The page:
Take a walk

Dr Michael Johnston
Insights Newsletter
25 March, 2022

“Because there is no time for thinking and no rest in thinking, we no longer weigh divergent views; we’re content to hate them.”

Friedrich Nietzsche wrote that back in 1878, but he could easily have been describing the early 2020s. Perhaps it was ever thus, but I can’t help feeling the problem Nietzsche was describing has recently got a lot worse. In fact, it seems we’re content not only to hate divergent views but, more and more, to hate those who hold them as well.

My sense that everything is falling apart seems to be more than a symptom of curmudgeonly middle age. Surveys of American voters run by Pew Research show that Democrats and Republicans really don’t think much of one another. Democrats think Republicans are closed-minded and stupid. Republicans think Democrats are lazy, immoral and unpatriotic. And these uncomplimentary views have intensified over the last decade.

Here in New Zealand things might not be quite as polarised as in the US, but we do seem to be less willing to hear divergent views than we used to be. Healthy democratic disagreement has turned toxic.

People’s views on a host of seemingly unrelated issues appear now to track together. If you know what someone thinks about A, you can be fairly sure of what they think about B, C, D and E as well. People are clumping into two great tribes, the Woke and the Deplorables, and they disagree about almost everything. The Woke call the Deplorables racist, misogynist, transphobic Nazis.  The Deplorables call the Woke soy-boy, snowflake, libtard cucks. It’s not at all clear that the Woke and Deplorables can successfully inhabit the same galaxy. This poses a problem for democracy.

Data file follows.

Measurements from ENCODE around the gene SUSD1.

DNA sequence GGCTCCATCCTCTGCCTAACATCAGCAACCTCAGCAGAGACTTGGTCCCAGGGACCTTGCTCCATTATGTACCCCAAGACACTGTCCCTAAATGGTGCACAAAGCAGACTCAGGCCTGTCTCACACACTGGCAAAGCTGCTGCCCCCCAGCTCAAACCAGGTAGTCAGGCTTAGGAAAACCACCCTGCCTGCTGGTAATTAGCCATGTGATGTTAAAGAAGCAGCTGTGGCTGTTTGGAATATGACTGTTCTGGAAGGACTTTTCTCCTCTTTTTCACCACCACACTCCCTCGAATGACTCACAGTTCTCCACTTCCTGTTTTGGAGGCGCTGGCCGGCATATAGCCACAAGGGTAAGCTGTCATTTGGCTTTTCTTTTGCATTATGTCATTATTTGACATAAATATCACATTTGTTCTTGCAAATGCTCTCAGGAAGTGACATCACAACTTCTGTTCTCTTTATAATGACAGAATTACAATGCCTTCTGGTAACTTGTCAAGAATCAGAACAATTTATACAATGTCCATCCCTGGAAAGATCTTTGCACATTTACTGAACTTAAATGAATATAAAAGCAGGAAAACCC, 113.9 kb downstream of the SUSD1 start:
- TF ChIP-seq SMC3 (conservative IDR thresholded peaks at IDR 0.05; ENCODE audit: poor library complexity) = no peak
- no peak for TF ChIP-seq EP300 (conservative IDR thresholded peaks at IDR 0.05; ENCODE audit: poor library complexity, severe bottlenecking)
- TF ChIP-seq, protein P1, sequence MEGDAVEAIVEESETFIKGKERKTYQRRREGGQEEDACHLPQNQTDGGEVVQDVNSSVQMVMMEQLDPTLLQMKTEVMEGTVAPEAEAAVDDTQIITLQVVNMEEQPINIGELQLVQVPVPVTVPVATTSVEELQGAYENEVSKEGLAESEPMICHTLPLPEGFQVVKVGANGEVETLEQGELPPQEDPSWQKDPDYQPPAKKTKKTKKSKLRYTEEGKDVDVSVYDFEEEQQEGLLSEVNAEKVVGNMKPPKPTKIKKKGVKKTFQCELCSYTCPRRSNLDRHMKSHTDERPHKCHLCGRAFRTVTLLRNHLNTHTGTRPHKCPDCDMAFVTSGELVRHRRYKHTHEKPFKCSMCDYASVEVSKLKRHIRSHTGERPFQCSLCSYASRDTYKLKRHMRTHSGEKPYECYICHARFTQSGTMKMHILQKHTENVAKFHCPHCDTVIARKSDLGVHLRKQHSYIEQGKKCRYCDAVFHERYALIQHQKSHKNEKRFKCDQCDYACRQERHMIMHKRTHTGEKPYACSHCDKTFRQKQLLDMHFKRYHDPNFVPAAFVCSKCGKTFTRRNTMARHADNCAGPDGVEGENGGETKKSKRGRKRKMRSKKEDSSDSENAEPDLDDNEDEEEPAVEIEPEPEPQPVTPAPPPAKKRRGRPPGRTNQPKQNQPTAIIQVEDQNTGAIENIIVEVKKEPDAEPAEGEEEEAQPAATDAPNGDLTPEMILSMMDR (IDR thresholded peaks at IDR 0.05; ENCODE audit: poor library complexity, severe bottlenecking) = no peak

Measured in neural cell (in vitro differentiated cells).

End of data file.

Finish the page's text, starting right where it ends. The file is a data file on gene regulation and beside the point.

Nietzsche didn’t have much time for democracy, perhaps because he was so acutely aware of the all-too-human tendency to form warring ideological camps. It’s almost as if the issues themselves don’t matter – it seems to be identification with a ‘side’ that we’re after.

I blame Twitter for exacerbating this tendency to polarise. On Twitter, everything is immediate and unceasing. Twitter rewards the recycling of rehearsed opinions. Its dynamics discourage taking “time for thinking”. Neither does it encourage “rest in thinking”. Twitter warriors never seem to pause for reflection.

Nietzsche liked walking almost as much as he liked thinking. In fact, another thing he wrote was, “all truly great thoughts are conceived while walking”. So, if you want to prove Nietzsche wrong about democracy, get off Twitter and go for a walk.

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